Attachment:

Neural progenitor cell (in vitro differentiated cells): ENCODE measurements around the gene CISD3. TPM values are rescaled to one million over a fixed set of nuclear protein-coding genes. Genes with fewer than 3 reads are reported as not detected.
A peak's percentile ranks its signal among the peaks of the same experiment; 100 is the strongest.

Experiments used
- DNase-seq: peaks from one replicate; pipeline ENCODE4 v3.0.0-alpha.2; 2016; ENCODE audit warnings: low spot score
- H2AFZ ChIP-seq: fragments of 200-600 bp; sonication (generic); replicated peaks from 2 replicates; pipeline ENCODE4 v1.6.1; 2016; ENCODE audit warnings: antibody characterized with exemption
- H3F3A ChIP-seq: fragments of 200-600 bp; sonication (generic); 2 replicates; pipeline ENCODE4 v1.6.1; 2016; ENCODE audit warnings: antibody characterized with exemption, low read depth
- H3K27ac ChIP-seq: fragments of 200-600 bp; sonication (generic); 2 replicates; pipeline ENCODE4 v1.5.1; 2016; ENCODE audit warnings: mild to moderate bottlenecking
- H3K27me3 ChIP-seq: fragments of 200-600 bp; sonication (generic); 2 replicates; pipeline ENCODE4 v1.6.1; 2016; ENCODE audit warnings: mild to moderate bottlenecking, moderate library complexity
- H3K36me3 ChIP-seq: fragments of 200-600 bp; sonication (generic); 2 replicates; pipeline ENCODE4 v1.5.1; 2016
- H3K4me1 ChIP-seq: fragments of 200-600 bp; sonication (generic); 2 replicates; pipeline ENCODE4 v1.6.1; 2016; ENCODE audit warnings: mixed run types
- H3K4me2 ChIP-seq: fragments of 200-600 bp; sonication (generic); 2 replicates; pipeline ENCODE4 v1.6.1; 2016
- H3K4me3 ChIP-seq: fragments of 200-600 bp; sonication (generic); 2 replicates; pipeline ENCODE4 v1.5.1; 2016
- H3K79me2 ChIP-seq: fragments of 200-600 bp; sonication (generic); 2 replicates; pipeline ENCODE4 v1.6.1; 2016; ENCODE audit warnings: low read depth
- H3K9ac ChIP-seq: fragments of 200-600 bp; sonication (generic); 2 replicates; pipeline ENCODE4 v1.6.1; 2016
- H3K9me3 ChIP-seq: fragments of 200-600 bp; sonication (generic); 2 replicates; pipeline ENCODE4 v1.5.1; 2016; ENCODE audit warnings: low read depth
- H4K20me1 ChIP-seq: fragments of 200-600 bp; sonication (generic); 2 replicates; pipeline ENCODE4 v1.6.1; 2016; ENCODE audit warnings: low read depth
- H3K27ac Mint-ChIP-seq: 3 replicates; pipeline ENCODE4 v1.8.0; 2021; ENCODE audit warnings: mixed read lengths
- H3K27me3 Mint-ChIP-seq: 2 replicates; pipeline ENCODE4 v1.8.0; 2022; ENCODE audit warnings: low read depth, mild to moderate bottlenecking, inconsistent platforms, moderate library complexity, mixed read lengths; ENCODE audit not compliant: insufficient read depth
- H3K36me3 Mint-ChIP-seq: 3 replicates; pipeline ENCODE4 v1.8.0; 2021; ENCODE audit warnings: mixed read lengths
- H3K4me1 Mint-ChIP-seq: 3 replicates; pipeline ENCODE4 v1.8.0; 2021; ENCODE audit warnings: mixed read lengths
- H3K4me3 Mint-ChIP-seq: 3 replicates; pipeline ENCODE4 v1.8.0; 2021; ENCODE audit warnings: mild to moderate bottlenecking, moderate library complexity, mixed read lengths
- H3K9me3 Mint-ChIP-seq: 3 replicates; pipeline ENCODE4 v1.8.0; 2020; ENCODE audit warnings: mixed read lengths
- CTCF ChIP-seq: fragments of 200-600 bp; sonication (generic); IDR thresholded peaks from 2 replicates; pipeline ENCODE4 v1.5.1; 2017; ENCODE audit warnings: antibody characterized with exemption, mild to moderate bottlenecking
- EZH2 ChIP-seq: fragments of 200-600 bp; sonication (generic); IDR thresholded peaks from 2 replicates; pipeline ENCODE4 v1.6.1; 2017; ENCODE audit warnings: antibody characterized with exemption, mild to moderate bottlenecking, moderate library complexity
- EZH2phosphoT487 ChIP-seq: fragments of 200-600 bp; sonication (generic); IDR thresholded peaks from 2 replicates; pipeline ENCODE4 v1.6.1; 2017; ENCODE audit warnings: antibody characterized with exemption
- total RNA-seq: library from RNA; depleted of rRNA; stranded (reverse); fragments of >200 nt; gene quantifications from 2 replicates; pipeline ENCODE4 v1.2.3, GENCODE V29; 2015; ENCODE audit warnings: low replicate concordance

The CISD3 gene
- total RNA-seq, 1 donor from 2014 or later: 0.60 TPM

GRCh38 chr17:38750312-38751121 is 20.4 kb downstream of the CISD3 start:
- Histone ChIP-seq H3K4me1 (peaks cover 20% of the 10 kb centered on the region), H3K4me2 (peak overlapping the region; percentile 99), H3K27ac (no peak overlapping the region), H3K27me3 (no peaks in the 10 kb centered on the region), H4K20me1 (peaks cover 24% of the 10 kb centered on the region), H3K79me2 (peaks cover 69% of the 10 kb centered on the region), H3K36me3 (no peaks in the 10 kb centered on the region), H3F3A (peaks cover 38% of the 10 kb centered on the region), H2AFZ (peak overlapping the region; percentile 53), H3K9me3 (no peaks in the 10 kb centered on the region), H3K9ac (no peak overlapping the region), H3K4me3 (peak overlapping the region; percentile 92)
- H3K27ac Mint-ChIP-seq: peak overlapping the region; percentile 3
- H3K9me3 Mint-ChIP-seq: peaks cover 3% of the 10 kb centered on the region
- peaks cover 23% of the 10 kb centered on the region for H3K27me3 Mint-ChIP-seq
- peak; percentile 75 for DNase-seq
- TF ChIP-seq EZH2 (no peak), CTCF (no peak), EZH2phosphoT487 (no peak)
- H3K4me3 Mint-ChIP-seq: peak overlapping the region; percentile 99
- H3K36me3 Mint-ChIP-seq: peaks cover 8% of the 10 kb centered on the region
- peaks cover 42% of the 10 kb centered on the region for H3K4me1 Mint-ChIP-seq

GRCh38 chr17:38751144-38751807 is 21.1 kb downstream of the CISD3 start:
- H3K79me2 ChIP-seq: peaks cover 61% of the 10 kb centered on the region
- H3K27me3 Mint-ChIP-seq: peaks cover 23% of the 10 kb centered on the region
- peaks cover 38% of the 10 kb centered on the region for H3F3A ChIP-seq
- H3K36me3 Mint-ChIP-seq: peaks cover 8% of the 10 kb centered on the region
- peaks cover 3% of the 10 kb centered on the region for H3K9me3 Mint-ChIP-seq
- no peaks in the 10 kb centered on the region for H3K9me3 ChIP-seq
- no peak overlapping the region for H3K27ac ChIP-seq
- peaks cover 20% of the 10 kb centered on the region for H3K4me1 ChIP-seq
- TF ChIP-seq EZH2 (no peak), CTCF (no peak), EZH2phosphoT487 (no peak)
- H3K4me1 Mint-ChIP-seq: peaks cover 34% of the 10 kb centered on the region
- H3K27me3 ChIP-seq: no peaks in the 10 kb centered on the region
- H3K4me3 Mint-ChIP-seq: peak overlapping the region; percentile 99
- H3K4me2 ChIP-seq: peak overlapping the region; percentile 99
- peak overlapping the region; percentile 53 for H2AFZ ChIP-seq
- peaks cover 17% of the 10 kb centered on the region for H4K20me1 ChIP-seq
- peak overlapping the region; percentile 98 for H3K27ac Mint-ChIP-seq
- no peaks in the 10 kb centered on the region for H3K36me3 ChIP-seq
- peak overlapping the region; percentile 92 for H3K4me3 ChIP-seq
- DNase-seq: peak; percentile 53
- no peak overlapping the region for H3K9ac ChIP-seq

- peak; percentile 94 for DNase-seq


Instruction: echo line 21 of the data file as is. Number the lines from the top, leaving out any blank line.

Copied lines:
- H3K4me3 Mint-ChIP-seq: 3 replicates; pipeline ENCODE4 v1.8.0; 2021; ENCODE audit warnings: mild to moderate bottlenecking, moderate library complexity, mixed read lengths